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Know What You're Looking for in a PC

December 02, 1996|KIM KOMANDO | Kim Komando is a Fox TV host, syndicated talk radio host and founder of the Komputer Klinic on America Online (keyword KOMANDO). She can be reached via e-mail at

Buying a PC is a lot like buying a car. If you go out with no real sense of what you want, you'll waste plenty of time trying to figure out the different options. Personal computers come in packaged deals that contain all the parts you need. This helps lessen the confusion, but you still need to evaluate each part of the package separately.

Here are some basic buying tips for holiday computer shoppers.

* The computer. Either an Apple Macintosh or an industry standard machine using Intel's Pentium chip and Microsoft's Windows 95 is a good choice for home use. In the latter category, don't consider anything less than a Pentium PC running at 133 megahertz. (Megahertz measures the speed of the processor.) If you can afford one, get a Pentium-based PC running at 200 MHz.

On the Mac side, look for a PowerMac with a CPU that can be upgraded to protect your investment. Apple recently reduced prices as much as 30%, so there should be some bargains.

* Memory. The next most important thing after the microprocessor is the amount of random access memory, or RAM, the machine has. The minimum I'd recommend these days is 16 megabytes, although 32 is preferable. The nice thing about RAM is that if you discover you don't have enough, you can always add more later; check the total amount of RAM that can be added to the machine.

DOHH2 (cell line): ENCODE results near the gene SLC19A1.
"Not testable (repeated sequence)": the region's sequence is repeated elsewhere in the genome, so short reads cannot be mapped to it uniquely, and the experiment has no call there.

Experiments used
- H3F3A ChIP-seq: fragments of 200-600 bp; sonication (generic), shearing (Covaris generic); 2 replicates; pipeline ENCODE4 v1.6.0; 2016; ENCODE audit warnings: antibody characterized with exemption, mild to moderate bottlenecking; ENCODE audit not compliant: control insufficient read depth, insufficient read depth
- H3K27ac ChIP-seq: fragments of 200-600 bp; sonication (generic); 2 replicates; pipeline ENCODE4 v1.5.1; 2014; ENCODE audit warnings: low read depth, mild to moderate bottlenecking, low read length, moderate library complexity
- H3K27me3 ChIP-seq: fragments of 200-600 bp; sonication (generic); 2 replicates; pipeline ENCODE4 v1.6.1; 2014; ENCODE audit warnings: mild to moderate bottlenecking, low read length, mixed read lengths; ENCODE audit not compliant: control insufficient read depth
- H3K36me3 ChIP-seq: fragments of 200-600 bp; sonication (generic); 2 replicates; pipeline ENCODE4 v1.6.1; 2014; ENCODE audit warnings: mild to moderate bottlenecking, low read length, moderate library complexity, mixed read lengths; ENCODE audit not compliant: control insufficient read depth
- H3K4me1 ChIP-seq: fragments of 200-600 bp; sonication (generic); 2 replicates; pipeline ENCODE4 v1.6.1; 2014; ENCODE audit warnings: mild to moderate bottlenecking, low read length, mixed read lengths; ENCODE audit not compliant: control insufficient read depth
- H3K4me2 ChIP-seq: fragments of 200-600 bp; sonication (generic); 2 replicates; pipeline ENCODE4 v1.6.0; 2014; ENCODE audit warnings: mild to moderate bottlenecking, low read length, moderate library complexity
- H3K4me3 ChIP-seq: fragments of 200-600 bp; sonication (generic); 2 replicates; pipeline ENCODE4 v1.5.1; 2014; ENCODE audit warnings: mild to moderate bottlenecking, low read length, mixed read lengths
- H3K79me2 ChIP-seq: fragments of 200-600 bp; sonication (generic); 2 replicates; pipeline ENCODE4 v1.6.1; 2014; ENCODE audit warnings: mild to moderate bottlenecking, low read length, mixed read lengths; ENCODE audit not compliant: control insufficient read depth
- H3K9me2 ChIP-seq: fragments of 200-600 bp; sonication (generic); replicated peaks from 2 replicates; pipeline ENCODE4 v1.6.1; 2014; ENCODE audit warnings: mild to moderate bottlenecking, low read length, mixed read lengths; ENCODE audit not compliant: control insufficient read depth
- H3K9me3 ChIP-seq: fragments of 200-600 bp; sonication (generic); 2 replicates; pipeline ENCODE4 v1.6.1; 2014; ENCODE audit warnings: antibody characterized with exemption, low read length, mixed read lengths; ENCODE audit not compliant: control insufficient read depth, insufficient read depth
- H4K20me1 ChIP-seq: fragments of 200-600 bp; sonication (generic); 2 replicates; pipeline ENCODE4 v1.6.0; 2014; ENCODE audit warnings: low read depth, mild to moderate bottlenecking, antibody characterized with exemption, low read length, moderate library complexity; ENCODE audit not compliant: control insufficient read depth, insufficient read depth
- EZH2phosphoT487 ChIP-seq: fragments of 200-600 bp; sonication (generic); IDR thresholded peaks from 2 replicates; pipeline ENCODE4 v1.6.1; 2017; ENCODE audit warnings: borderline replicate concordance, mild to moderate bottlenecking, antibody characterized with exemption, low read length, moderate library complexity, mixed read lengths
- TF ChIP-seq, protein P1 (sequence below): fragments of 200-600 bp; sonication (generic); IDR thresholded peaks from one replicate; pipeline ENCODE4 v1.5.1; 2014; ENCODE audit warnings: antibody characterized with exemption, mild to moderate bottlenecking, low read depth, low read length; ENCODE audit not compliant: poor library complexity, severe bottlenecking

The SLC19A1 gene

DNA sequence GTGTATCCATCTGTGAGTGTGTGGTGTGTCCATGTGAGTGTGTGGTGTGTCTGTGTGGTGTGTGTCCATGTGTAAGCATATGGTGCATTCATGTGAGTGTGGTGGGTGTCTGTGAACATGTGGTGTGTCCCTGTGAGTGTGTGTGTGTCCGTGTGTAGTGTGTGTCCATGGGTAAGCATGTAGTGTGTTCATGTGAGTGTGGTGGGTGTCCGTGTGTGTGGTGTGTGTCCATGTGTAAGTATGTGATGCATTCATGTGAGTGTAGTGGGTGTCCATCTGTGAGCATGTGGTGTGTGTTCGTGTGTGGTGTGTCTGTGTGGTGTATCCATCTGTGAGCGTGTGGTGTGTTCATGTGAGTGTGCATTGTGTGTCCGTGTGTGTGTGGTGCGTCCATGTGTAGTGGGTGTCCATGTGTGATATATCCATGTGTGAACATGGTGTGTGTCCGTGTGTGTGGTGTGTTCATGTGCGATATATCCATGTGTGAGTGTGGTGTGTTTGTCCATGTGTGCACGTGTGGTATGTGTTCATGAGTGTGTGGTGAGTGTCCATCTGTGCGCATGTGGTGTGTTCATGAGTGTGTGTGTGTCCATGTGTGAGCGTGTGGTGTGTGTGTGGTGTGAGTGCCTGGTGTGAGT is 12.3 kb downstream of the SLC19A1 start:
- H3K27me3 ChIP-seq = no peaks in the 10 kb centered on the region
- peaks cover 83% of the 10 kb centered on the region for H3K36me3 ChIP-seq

* Hard disk. The hard disk is like the PC's filing cabinet, so the bigger the better. I remember a day when 40 megabytes was considered a large drive, but today, Windows 95 likes to see at least 40 MBs of free disk space just to run its installation program. With requirements like this, 1.2 gigabytes is fast becoming the standard.

Honestly, I wouldn't go much larger than that right now. Hard drive prices are still dropping. By the time you fill up 500 MBs, you'll be able to add a second drive for less than you could now.

* Monitor. Throwing in an inferior monitor is a cheap trick I often see with prepackaged systems. One key factor in monitor quality is dot pitch: The smaller the number the better. Whereas 0.39 millimeter is a common dot pitch in lower-cost monitors, dots this large can eventually take a toll on your vision and cause eye strain. Experts pretty much agree that 0.28 millimeter is the minimum recommended dot pitch for any computer monitor.

Most packaged systems include a 14- or 15-inch color monitor. Although a 17-inch monitor can be twice the price of a smaller monitor, the extra screen real estate is well worth it if you can afford it.

* CD-ROM drive. Even if you think you'll never, ever use a single multimedia application, you need a CD-ROM drive. It's the medium of choice for the distribution of every kind of software you can imagine and is well worth the money.

* Modem. It's essentially for connecting to online services and the Internet. Get one that operates at 28.8 kilobits per second.

* Backup storage. If your data has any value to you at all, you need to make regular backups. There are plenty of low-cost, low-capacity tape drives on the market, but if you have a lot of data, consider the Seagate TapeStor 8000, which holds up to 8 gigabytes of uncompressed data.

* Software. The last thing to look for in your new PC is bundled software. This is software that comes as part of the package deal. Because bundled software usually doesn't add much to the cost of a computer, it can be a great deal--or not any big deal at all.

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